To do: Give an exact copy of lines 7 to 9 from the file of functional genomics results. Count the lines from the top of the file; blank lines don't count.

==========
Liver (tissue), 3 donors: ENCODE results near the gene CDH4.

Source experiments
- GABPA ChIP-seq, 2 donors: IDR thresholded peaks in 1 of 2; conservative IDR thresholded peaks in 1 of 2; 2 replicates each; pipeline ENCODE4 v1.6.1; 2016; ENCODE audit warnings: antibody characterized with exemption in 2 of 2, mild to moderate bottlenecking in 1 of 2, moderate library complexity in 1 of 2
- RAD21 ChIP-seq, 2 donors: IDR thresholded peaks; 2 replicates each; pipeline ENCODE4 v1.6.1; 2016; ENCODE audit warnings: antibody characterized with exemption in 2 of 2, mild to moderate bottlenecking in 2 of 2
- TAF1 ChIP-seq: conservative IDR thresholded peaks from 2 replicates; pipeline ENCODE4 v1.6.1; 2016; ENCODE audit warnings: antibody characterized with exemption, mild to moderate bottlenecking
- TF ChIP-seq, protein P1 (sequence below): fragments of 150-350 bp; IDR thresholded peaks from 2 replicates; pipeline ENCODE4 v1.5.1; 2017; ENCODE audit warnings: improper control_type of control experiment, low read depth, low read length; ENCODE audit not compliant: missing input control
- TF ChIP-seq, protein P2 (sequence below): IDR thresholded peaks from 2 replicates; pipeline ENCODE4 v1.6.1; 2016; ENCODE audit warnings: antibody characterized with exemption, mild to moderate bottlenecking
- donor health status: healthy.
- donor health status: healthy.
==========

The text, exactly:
- TF ChIP-seq, protein P2 (sequence below): IDR thresholded peaks from 2 replicates; pipeline ENCODE4 v1.6.1; 2016; ENCODE audit warnings: antibody characterized with exemption, mild to moderate bottlenecking
- donor health status: healthy.
- donor health status: healthy.